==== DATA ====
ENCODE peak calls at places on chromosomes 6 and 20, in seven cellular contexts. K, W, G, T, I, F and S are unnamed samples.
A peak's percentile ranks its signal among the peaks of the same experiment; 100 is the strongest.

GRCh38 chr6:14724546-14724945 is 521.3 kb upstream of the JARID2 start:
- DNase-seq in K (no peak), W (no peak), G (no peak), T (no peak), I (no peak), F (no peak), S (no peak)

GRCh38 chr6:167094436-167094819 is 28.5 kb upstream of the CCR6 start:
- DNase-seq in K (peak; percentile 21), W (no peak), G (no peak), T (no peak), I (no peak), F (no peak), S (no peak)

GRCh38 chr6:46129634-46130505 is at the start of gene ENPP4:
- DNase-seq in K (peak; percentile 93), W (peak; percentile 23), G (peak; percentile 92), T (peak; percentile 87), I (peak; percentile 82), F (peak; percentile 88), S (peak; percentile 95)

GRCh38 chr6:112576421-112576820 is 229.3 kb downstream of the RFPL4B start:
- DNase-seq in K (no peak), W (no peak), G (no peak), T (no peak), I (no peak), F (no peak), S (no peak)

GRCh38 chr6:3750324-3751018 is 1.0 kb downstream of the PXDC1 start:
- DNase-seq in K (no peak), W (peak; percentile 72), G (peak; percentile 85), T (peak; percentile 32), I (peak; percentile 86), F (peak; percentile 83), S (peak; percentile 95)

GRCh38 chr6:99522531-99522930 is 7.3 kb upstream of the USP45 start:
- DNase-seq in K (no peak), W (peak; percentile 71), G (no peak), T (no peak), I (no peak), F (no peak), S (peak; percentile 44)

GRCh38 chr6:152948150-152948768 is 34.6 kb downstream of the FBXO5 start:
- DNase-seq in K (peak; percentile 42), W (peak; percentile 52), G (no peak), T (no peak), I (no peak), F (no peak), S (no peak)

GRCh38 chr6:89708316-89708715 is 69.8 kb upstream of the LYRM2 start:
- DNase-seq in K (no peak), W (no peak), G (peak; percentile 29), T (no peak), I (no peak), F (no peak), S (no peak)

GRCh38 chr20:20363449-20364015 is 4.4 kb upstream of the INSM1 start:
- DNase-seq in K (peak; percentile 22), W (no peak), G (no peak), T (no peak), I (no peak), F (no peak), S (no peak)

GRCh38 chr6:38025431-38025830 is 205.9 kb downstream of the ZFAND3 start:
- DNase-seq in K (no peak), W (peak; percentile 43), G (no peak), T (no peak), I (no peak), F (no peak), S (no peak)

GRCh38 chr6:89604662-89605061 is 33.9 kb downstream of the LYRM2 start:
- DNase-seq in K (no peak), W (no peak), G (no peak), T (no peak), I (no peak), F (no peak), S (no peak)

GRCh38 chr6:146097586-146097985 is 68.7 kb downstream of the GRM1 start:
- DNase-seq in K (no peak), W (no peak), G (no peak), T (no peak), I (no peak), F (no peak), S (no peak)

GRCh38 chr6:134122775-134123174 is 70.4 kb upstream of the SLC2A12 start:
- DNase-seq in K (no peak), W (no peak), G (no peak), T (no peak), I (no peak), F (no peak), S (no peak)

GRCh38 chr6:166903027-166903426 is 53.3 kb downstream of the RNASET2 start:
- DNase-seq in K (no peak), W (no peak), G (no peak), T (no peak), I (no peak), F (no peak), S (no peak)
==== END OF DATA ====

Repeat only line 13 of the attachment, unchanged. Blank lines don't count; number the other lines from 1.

GRCh38 chr6:99522531-99522930 is 7.3 kb upstream of the USP45 start: